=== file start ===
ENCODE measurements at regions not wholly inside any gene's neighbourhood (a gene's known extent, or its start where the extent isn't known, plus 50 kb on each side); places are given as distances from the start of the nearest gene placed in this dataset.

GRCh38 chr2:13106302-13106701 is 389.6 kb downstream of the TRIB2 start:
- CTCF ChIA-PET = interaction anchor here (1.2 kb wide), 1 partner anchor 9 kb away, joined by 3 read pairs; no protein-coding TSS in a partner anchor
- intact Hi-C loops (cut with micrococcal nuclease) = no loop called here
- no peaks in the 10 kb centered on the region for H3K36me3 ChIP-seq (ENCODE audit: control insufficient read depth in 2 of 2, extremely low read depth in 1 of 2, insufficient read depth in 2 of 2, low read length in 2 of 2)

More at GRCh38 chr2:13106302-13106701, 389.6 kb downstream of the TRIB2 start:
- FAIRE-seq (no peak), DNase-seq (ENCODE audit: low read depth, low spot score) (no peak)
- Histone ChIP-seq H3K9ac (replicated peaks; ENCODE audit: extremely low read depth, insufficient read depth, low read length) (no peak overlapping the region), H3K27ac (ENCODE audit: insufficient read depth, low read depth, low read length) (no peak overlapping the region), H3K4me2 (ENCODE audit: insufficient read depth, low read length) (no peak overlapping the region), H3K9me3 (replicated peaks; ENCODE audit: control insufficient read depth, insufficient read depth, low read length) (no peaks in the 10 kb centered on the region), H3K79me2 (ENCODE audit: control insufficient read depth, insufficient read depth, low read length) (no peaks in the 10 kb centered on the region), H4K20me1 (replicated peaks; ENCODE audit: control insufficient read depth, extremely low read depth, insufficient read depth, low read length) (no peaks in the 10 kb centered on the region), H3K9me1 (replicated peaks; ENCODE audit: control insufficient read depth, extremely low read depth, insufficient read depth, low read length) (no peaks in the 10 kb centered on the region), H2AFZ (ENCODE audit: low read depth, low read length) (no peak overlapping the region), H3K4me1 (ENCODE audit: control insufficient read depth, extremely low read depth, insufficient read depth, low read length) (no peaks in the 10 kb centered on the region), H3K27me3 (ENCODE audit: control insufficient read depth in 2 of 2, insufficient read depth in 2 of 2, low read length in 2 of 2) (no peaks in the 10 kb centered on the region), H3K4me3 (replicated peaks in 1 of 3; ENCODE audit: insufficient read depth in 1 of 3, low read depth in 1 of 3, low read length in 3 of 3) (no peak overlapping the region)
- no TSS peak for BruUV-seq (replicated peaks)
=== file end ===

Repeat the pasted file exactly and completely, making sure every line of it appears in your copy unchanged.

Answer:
ENCODE measurements at regions not wholly inside any gene's neighbourhood (a gene's known extent, or its start where the extent isn't known, plus 50 kb on each side); places are given as distances from the start of the nearest gene placed in this dataset.

GRCh38 chr2:13106302-13106701 is 389.6 kb downstream of the TRIB2 start:
- CTCF ChIA-PET = interaction anchor here (1.2 kb wide), 1 partner anchor 9 kb away, joined by 3 read pairs; no protein-coding TSS in a partner anchor
- intact Hi-C loops (cut with micrococcal nuclease) = no loop called here
- no peaks in the 10 kb centered on the region for H3K36me3 ChIP-seq (ENCODE audit: control insufficient read depth in 2 of 2, extremely low read depth in 1 of 2, insufficient read depth in 2 of 2, low read length in 2 of 2)

More at GRCh38 chr2:13106302-13106701, 389.6 kb downstream of the TRIB2 start:
- FAIRE-seq (no peak), DNase-seq (ENCODE audit: low read depth, low spot score) (no peak)
- Histone ChIP-seq H3K9ac (replicated peaks; ENCODE audit: extremely low read depth, insufficient read depth, low read length) (no peak overlapping the region), H3K27ac (ENCODE audit: insufficient read depth, low read depth, low read length) (no peak overlapping the region), H3K4me2 (ENCODE audit: insufficient read depth, low read length) (no peak overlapping the region), H3K9me3 (replicated peaks; ENCODE audit: control insufficient read depth, insufficient read depth, low read length) (no peaks in the 10 kb centered on the region), H3K79me2 (ENCODE audit: control insufficient read depth, insufficient read depth, low read length) (no peaks in the 10 kb centered on the region), H4K20me1 (replicated peaks; ENCODE audit: control insufficient read depth, extremely low read depth, insufficient read depth, low read length) (no peaks in the 10 kb centered on the region), H3K9me1 (replicated peaks; ENCODE audit: control insufficient read depth, extremely low read depth, insufficient read depth, low read length) (no peaks in the 10 kb centered on the region), H2AFZ (ENCODE audit: low read depth, low read length) (no peak overlapping the region), H3K4me1 (ENCODE audit: control insufficient read depth, extremely low read depth, insufficient read depth, low read length) (no peaks in the 10 kb centered on the region), H3K27me3 (ENCODE audit: control insufficient read depth in 2 of 2, insufficient read depth in 2 of 2, low read length in 2 of 2) (no peaks in the 10 kb centered on the region), H3K4me3 (replicated peaks in 1 of 3; ENCODE audit: insufficient read depth in 1 of 3, low read depth in 1 of 3, low read length in 3 of 3) (no peak overlapping the region)
- no TSS peak for BruUV-seq (replicated peaks)